Understanding Earth / Edition 6

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Overview

For the introductory geology or physical geology course. Understanding Earth offers both majors and non-majors rock solid content that originated with the ground-breaking text, Earth. In subsequent editions, the text has consistently met the needs of today’s students with exceptional content, currency, interactive learning features, and an overall focus of the role of geological science in our lives.

Understanding Earth doesn’t merely present the concepts and processes of physical geology— the authors focus on how we know what we know.  Students actively take part in the scientific process of discovery and learn through experience as they explore the impact of geology on their lives as citizens and future stewards of the planet.  The new edition incorporates coverage of recent natural disasters (the 2011 tsunami), fracking and other natural resources issues, the latest developments in climate change, and key events such as the Mars mission and the arrest of geologists in Italy.

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Product Details

  • ISBN-13: 9781429219518
  • Publisher: Freeman, W. H. & Company
  • Publication date: 2/4/2010
  • Edition description: Sixth Edition
  • Edition number: 6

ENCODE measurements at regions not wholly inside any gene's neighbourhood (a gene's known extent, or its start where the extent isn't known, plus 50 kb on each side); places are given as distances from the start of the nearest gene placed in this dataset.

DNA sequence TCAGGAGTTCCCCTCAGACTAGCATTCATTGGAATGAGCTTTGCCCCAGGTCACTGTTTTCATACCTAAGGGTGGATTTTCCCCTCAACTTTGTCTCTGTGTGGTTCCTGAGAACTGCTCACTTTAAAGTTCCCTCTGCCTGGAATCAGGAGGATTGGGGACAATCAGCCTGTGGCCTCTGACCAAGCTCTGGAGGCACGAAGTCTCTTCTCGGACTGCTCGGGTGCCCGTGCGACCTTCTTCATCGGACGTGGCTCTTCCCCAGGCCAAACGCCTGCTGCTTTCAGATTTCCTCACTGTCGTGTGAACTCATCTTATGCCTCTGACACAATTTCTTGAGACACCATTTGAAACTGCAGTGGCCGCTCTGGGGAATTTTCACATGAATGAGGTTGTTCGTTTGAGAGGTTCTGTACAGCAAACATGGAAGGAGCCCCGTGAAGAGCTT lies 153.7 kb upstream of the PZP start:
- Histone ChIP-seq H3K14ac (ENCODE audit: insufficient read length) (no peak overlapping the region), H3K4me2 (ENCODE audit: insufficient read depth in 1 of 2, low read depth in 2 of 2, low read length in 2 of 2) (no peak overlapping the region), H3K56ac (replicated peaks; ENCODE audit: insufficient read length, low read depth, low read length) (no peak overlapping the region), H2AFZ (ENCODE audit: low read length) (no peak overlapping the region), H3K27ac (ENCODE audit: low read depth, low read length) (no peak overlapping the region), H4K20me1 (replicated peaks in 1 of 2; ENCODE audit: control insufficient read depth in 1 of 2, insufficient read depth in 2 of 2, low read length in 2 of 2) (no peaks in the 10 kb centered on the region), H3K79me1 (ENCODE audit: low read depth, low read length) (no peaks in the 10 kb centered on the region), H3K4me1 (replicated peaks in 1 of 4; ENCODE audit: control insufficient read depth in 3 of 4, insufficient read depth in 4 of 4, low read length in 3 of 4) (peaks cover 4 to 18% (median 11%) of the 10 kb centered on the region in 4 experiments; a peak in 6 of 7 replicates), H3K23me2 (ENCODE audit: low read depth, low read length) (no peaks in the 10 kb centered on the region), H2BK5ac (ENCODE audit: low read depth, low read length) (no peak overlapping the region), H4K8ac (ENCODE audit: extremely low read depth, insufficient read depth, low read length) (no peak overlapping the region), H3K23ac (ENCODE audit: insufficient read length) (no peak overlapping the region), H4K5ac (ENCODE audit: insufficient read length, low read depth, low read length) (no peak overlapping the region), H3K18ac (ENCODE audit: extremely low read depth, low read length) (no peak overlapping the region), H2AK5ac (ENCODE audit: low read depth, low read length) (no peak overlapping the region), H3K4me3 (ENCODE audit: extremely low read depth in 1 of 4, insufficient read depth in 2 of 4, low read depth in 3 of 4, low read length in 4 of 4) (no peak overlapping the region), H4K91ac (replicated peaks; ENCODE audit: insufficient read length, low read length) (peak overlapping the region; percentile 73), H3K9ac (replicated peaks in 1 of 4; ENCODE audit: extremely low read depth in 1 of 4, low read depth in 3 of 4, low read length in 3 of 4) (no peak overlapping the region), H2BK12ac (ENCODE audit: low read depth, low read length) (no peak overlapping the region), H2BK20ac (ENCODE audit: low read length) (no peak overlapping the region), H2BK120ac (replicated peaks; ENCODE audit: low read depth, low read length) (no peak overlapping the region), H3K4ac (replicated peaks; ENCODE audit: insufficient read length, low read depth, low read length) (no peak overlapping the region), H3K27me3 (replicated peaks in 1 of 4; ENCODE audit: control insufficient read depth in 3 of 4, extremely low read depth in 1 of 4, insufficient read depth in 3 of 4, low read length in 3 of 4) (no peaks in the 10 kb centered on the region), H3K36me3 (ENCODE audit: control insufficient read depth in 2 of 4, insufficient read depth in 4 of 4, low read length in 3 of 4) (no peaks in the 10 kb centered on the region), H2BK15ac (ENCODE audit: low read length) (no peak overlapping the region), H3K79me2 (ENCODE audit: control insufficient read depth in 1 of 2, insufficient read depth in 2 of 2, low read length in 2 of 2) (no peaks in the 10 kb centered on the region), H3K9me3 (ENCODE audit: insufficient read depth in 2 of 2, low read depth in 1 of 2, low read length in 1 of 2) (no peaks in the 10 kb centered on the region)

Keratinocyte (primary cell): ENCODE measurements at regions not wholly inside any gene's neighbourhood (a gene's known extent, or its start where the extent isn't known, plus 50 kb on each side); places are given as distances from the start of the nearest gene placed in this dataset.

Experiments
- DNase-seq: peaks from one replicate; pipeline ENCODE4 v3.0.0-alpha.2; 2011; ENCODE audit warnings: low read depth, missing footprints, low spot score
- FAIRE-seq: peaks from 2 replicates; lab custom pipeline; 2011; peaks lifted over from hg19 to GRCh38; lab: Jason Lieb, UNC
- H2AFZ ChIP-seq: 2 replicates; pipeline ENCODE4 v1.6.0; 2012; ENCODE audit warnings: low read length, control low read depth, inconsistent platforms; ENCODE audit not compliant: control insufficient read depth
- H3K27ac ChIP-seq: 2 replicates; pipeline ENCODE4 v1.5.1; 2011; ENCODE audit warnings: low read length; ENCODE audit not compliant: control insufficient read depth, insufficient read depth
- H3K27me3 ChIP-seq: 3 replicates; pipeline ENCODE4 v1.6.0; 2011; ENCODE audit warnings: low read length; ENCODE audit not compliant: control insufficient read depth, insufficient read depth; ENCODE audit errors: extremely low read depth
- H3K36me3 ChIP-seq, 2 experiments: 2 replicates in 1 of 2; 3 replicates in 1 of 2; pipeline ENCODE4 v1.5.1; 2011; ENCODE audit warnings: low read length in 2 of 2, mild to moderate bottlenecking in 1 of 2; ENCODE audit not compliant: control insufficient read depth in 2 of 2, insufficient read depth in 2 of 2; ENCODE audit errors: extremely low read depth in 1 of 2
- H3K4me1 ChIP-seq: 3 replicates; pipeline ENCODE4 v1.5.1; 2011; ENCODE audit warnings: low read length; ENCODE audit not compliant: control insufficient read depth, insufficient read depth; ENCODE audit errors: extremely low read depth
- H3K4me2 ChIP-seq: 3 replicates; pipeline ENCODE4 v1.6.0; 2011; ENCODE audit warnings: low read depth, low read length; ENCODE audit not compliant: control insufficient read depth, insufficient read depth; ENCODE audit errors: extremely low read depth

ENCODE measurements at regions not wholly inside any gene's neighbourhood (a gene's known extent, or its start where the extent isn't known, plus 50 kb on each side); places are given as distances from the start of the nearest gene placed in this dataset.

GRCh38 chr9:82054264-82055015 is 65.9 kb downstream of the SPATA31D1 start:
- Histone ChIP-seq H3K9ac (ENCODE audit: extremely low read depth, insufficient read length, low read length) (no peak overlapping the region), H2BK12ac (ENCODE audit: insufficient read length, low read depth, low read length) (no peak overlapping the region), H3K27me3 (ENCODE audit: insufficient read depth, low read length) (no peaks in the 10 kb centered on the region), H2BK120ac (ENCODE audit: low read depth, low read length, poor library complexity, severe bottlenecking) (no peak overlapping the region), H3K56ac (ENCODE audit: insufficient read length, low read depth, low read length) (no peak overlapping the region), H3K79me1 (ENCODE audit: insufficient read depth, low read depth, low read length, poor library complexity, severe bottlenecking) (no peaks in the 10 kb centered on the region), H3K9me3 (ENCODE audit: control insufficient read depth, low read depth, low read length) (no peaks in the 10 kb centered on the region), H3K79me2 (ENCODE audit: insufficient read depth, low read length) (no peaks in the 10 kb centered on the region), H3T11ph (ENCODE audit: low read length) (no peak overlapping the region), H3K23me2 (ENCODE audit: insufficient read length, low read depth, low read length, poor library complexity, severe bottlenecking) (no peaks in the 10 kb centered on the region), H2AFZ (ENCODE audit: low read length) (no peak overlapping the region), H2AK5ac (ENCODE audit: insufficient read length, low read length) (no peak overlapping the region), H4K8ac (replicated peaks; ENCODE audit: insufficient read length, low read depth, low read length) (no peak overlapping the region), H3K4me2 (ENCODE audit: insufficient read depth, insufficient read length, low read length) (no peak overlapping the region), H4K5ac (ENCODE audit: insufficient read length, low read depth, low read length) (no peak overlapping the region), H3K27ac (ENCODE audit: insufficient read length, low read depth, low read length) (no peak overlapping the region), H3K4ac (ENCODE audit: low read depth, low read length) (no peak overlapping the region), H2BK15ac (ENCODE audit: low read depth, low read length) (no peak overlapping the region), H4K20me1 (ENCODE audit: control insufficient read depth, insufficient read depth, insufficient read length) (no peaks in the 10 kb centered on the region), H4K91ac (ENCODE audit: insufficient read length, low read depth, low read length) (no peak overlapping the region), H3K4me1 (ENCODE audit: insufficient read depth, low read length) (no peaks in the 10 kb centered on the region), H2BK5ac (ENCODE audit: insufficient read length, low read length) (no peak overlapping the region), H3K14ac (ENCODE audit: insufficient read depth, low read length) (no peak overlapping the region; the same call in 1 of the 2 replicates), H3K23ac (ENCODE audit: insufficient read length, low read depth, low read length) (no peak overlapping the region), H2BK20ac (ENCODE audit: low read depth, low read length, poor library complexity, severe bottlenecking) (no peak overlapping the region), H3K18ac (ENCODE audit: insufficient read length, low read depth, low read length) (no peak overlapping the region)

• Pages: 672
  • Product dimensions: 8.50 (w) x 10.80 (h) x 1.00 (d)

Meet the Author

John Grotzinger is a field geologist interested in the evolution of the Earth's surface environments and biosphere.  His research addresses the chemical development of the early oceans and atmosphere, the environmental context of early animal evolution, and the geologic factors that regulate sedimentary basins.  He has contributed to developing the basic geologic framework of a number of sedimentary basins and orogenic belts in northwestern Canada, northen Siberia, southern Africa, and the western United States.  He received his B.S. in geoscience from Hobart College in 1979, an M.S. in geology from the University of Montana in 1981, and a Ph.D. in geology from Virginia Polytechnic Institute and State University in 1985.  He spent three years as a research scientist at the Lamont-Doherty Geological Observatory before joinning the MIT faculty in 1988.  From 1979 to 1990, he was engaged in regional mapping for the Geological Survey of Canada.  He currently works as a geologist on the Mars Exploration Rover team, the first mission to conduct ground-based exploration of the bedrock geology of another planet, which has resulted in the discovery sedimentary rocks formed in aqueous depositional environments.  In 1998, Dr. Grotzinger was named the Waldemar Lindgren Distinguished Scholar at MIT, and in 2000 he became the Robert R. Schrock Professor of Earth and Planetary Sciences.  In 2005, he moved from MIT to Caltech, where he is the Fletcher Jones Professor of Geology.  He received the Presidential Young Investigator Award of the National Science Foundation in 1990, the Donath Medal of the Geological Society of America in 1992, and the Henno Martin Medal of the Geological Society of Namibia in 2001.  He is a member of the American Academy of Arts & Sciences and the U.S. National Academy of Sciences.